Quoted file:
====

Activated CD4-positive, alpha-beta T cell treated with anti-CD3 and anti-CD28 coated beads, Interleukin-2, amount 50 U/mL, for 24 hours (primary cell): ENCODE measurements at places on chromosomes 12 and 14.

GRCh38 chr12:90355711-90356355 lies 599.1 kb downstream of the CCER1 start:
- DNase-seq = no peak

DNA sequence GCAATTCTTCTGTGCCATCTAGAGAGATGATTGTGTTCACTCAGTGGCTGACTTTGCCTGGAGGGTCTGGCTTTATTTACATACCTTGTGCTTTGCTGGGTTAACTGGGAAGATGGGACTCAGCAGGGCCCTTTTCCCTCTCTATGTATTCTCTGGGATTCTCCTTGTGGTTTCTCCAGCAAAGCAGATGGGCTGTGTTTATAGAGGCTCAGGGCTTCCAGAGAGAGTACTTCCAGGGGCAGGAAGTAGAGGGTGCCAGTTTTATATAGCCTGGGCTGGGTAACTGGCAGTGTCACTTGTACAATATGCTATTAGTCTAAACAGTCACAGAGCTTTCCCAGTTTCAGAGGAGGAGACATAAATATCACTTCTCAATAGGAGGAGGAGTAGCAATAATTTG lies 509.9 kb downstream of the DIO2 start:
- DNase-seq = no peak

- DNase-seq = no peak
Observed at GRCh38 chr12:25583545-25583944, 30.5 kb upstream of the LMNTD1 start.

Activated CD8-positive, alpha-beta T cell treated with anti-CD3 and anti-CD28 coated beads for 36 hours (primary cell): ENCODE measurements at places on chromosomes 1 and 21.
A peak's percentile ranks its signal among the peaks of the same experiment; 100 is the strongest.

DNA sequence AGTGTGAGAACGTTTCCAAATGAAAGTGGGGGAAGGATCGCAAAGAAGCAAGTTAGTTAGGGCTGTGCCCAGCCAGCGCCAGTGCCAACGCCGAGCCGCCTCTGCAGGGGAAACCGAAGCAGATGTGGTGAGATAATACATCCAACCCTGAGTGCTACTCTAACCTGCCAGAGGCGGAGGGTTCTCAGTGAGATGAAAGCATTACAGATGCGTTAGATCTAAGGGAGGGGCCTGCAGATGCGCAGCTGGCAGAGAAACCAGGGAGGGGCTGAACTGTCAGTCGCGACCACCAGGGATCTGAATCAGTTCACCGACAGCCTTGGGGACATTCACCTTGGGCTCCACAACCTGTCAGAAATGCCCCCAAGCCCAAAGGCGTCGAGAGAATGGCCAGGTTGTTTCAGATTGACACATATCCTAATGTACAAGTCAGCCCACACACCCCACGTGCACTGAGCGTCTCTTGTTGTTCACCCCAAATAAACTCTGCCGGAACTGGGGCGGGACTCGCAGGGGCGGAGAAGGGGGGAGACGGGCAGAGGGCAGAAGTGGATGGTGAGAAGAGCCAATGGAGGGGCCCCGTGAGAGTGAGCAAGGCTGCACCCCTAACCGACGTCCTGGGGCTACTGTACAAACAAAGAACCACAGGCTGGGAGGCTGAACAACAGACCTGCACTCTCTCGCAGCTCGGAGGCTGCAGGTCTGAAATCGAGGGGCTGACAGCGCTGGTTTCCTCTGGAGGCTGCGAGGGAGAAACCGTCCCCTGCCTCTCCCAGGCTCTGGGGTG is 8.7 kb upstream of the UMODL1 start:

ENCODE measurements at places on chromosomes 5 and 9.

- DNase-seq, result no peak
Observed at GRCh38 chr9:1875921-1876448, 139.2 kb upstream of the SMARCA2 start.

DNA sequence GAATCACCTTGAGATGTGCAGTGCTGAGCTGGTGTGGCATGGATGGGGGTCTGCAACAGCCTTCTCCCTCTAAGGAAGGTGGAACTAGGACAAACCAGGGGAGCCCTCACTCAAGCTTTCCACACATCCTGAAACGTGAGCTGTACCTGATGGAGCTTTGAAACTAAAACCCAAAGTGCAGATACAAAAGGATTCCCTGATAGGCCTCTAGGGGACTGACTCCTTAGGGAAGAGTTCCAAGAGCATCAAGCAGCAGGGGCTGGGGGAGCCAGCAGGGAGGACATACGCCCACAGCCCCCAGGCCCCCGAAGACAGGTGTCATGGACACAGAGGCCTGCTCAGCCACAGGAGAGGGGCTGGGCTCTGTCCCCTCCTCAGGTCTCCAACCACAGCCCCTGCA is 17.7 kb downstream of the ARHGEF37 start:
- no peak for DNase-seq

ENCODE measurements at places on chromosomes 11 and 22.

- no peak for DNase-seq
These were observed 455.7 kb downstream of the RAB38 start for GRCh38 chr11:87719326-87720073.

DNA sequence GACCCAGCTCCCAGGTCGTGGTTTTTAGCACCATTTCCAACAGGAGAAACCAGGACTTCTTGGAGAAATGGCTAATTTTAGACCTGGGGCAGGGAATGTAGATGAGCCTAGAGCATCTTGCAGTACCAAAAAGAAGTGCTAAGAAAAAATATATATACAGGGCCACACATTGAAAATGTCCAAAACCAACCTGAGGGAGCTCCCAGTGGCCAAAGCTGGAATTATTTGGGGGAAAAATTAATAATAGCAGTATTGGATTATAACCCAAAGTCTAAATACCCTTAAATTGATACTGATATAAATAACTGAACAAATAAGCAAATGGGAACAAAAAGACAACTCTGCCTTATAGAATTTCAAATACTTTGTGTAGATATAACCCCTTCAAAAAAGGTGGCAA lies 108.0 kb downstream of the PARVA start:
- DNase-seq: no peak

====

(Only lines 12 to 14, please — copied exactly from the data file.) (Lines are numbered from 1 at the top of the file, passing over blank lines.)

- DNase-seq, result no peak
Observed at GRCh38 chr9:1875921-1876448, 139.2 kb upstream of the SMARCA2 start.

DNA sequence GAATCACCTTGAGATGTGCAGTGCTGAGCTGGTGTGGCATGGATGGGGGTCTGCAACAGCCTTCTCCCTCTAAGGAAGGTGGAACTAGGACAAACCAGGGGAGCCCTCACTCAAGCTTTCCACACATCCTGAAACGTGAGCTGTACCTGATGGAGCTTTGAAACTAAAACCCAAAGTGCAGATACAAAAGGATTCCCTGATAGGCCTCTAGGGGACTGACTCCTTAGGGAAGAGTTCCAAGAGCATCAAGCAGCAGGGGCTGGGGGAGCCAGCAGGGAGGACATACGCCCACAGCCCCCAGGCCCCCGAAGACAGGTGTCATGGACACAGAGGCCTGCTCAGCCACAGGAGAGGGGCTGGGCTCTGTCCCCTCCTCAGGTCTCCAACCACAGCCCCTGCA is 17.7 kb downstream of the ARHGEF37 start: